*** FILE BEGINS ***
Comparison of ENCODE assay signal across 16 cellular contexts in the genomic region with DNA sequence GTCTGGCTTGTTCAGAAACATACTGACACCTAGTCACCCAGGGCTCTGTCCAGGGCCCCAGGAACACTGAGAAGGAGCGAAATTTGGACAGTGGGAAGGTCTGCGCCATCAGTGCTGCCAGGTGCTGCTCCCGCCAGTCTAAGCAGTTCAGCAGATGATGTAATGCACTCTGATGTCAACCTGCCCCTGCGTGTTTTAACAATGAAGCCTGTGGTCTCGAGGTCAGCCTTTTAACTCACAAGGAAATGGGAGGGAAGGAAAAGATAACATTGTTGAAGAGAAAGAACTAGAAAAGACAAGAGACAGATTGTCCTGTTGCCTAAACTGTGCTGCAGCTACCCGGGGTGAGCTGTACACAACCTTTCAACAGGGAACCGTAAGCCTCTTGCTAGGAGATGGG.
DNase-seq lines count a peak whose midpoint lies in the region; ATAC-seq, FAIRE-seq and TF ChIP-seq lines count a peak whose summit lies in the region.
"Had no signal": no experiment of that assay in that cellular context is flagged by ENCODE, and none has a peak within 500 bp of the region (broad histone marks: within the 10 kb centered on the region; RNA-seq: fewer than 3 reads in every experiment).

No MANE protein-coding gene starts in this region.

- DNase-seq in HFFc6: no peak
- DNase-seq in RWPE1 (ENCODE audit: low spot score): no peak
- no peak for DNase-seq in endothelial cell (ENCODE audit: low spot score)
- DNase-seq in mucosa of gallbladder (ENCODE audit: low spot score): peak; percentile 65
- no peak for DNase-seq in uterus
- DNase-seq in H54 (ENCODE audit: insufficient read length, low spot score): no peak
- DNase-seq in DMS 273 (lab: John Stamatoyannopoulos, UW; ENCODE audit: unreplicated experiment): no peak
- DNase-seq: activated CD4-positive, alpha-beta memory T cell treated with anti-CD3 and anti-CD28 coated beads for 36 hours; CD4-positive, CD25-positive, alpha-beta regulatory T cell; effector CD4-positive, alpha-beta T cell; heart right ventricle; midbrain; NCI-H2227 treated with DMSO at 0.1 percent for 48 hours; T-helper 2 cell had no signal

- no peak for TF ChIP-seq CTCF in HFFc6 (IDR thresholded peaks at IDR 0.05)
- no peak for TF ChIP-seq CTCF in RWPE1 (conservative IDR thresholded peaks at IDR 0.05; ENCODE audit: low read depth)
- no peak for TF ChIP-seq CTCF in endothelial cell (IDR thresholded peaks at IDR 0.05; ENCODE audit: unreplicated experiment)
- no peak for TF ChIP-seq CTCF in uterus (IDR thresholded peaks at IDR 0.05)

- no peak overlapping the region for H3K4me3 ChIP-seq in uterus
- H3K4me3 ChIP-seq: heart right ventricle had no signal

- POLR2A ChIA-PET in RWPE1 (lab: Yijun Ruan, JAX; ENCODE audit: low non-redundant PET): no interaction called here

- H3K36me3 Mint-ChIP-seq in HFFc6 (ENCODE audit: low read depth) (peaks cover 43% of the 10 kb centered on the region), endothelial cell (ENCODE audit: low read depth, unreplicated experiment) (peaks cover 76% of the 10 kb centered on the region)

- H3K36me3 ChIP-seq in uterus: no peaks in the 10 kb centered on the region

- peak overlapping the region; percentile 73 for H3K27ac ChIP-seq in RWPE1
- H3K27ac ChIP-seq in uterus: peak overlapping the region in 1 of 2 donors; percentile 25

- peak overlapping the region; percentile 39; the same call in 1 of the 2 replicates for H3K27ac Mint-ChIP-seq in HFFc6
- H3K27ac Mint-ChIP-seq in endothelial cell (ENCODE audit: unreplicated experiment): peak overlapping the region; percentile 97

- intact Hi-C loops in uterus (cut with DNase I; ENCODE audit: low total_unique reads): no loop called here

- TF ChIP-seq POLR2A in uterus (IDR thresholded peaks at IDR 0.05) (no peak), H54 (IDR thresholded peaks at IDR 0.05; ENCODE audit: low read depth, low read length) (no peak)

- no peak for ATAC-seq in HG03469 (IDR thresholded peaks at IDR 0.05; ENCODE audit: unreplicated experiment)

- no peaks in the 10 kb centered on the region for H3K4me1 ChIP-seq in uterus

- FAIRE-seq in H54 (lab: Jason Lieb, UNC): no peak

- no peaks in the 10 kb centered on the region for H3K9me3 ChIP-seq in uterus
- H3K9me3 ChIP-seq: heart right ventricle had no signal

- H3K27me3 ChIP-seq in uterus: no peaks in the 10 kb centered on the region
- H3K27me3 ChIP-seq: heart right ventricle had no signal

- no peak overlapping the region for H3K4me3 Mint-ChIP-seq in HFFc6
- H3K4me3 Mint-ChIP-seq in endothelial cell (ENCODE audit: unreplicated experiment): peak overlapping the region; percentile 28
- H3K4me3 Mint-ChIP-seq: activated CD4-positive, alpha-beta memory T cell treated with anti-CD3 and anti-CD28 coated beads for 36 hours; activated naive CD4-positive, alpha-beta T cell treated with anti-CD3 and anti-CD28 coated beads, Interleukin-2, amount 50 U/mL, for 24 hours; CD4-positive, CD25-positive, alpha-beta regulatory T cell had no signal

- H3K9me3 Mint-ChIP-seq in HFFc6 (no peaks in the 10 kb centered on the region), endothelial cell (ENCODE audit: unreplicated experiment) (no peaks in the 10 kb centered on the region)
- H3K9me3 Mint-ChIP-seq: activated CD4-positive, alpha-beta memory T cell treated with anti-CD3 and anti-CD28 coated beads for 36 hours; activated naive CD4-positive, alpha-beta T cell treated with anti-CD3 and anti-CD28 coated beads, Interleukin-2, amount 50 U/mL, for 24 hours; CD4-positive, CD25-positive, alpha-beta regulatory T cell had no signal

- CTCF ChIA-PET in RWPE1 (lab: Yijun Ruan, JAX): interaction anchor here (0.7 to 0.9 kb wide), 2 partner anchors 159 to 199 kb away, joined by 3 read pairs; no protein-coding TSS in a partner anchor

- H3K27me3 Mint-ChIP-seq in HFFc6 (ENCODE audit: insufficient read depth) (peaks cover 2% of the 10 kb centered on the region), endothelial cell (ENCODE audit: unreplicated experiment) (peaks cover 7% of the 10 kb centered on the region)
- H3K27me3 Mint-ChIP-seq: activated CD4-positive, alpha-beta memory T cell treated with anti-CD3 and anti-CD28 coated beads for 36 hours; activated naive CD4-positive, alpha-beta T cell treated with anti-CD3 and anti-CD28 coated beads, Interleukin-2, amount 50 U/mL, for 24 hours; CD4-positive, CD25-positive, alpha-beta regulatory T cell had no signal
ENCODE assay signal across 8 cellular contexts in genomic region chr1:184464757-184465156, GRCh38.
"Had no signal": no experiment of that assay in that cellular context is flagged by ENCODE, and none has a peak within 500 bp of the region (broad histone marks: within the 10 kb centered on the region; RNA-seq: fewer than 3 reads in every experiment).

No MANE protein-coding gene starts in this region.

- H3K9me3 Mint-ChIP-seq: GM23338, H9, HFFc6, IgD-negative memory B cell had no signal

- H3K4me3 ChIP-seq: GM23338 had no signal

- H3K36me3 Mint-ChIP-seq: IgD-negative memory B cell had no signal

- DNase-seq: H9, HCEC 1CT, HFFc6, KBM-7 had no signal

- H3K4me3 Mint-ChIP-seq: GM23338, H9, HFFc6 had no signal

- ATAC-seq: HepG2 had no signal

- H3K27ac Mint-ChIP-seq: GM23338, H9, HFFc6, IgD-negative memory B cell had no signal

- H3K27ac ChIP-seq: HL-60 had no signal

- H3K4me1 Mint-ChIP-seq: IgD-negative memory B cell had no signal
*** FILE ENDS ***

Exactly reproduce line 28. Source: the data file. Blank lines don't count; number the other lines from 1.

- no peak for ATAC-seq in HG03469 (IDR thresholded peaks at IDR 0.05; ENCODE audit: unreplicated experiment)